Sunday, April 20, 2008


Petroleum (L. Petroleum lit. "rock oil" was first used in 1556 in a treatise published by the German mineralogist Georg Bauer, known as Georgius Agricola.) is a naturally occurring, flammable liquid found in rock formations in the Earth consisting of a complex mixture of hydrocarbons of various molecular weights, plus other organic compounds. The proportion of hydrocarbons in the mixture is highly variable and ranges from as much as 97% by weight in the lighter oils to as little as 50% in the heavier oils and bitumens.
The hydrocarbons in crude oil are mostly alkanes, cycloalkanes and various aromatic hydrocarbons while the other organic compounds contain nitrogen, oxygen and sulfur, and trace amounts of metals such as iron, nickel, copper and vanadium. The exact molecular composition varies widely from formation to formation but the proportion of chemical elements vary over fairly narrow limits as follows:
<1000 ppm

Crude oil varies greatly in appearance depending on its composition. It is usually black or dark brown (although it may be yellowish or even greenish). In the reservoir it is usually found in association with natural gas, which being lighter forms a gas cap over the petroleum, and saline water, which being heavier generally floats underneath it. Crude oil may also be found in semi-solid form mixed with sand, as in the Athabasca oil sands in Canada, where it may be referred to as crude bitumen.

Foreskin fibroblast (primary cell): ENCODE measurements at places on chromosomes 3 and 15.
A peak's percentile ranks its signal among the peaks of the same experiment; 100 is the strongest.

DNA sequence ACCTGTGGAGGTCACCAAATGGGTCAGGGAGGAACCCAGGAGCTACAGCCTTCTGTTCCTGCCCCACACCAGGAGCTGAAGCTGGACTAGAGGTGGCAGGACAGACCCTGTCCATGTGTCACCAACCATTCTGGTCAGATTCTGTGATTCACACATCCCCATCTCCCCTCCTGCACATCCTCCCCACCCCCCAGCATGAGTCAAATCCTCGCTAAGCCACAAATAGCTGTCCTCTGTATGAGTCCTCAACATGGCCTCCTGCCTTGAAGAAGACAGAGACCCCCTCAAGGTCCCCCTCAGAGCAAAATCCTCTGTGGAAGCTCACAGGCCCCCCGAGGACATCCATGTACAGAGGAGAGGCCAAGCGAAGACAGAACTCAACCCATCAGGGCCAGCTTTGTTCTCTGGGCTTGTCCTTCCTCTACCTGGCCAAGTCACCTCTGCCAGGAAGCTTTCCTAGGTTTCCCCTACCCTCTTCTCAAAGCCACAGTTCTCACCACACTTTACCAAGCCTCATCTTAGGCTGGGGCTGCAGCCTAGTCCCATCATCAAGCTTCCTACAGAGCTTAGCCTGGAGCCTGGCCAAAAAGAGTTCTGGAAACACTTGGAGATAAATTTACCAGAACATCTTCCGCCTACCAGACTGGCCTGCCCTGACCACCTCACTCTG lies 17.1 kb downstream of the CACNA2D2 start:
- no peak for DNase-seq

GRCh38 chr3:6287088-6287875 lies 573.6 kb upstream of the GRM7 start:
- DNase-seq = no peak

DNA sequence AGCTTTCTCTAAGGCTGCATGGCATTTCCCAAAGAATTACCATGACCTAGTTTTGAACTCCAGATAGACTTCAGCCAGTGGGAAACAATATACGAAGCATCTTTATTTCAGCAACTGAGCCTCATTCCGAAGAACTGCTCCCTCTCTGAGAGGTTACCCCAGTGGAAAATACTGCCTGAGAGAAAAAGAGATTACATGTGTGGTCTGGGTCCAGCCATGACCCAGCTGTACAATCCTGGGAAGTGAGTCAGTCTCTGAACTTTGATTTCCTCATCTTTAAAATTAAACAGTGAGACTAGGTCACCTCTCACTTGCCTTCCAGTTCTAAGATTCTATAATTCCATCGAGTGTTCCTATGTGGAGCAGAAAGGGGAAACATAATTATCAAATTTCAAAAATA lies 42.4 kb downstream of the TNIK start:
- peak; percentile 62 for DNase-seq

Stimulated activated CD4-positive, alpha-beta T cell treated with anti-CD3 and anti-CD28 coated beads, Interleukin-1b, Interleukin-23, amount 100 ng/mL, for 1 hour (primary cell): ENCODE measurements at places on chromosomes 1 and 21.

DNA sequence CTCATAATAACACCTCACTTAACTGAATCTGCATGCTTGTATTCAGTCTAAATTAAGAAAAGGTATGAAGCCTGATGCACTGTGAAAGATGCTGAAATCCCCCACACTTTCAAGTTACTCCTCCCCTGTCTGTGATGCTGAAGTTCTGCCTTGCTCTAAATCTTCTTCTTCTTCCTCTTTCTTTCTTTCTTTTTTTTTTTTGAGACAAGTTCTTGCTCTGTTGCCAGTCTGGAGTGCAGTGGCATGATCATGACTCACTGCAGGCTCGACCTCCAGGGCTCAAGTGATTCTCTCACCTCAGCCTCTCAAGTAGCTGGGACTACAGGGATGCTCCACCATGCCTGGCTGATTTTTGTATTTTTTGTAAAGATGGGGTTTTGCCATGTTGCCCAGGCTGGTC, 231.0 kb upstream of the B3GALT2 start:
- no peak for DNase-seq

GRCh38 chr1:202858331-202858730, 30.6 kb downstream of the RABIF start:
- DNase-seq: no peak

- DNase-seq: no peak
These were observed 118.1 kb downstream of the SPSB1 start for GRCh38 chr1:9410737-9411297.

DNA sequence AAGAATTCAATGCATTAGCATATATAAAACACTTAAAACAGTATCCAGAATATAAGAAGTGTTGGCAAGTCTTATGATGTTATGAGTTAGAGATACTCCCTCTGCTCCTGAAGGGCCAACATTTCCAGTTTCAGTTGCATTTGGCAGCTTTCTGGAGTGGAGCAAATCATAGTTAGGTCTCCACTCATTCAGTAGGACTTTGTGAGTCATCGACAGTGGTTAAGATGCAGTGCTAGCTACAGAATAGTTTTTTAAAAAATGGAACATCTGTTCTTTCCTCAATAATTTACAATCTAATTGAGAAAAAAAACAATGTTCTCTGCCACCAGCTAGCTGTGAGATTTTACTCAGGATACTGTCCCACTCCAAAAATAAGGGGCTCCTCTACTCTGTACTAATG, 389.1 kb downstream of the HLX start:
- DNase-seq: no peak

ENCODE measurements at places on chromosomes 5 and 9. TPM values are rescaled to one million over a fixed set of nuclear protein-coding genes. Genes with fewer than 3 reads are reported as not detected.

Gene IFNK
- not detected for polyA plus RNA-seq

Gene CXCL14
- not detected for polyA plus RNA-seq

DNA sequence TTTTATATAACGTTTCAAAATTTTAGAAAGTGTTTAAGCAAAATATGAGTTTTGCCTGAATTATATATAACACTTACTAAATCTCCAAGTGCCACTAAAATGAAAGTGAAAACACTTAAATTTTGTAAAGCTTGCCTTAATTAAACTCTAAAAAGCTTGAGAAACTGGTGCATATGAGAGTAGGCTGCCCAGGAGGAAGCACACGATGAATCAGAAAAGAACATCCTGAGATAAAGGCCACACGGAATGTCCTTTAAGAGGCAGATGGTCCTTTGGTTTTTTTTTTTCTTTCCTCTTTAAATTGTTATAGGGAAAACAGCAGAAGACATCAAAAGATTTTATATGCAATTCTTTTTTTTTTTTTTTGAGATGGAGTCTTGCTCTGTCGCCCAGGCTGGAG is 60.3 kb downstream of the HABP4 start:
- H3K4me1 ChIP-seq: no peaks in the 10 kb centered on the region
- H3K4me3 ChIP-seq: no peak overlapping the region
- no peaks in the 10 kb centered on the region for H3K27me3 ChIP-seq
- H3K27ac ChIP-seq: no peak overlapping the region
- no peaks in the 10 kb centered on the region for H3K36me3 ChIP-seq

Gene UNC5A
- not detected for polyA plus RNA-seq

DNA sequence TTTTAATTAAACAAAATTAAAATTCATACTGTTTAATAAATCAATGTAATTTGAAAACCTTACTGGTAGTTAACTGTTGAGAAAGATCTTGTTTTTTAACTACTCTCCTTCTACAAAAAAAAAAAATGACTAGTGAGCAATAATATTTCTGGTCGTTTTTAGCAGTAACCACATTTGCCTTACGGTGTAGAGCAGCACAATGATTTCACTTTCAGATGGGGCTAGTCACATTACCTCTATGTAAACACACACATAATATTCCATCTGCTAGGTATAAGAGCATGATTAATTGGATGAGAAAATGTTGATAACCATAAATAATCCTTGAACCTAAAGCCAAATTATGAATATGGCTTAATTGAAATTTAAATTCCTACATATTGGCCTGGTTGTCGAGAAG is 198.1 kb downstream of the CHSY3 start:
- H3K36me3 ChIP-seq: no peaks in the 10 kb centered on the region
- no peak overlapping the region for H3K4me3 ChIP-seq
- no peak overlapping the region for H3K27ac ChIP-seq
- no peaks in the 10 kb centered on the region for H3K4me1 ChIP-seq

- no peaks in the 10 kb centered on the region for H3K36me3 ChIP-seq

Petroleum is used mostly, by volume, for producing fuel oil and gasoline (petrol), both important "primary energy" sources. 84% by volume of the hydrocarbons present in petroleum is converted into energy-rich fuels (petroleum-based fuels), including gasoline, diesel, jet, heating, and other fuel oils, and liquefied petroleum gas.
Due to its high energy density, easy transportability and relative abundance, it has become the world's most important source of energy since the mid-1950s. Petroleum is also the raw material for many chemical products, including pharmaceuticals, solvents, fertilizers, pesticides, and plastics; the 16% not used for energy production is converted into these other materials.
Petroleum is found in porous rock formations in the upper strata of some areas of the Earth's crust. There is also petroleum in oil sands (tar sands). Known reserves of petroleum are typically estimated at around 140 km³ (1.2 trillion (short scale) barrels) without oil sands,or 440 km³ (3.74 trillion barrels) with oil sands.Consumption is currently around 84 million barrels (1.34 × 107 m3) per day, or 3.6 km³ per year. Because the energy return over energy invested (EROEI) ratio of oil is constantly falling as petroleum recovery gets more difficult, recoverable oil reserves are significantly less than total oil-in-place. At current consumption levels, and assuming that oil will be consumed only from reservoirs, known recoverable reserves would be gone around 2039, potentially leading to a global energy crisis. However, there are factors which may extend or reduce this estimate, including the rapidly increasing demand for petroleum in China, India, and other developing nations; new discoveries; energy conservation and use of alternative energy sources; and new econonomically viable exploitation of non-conventional oil sources.
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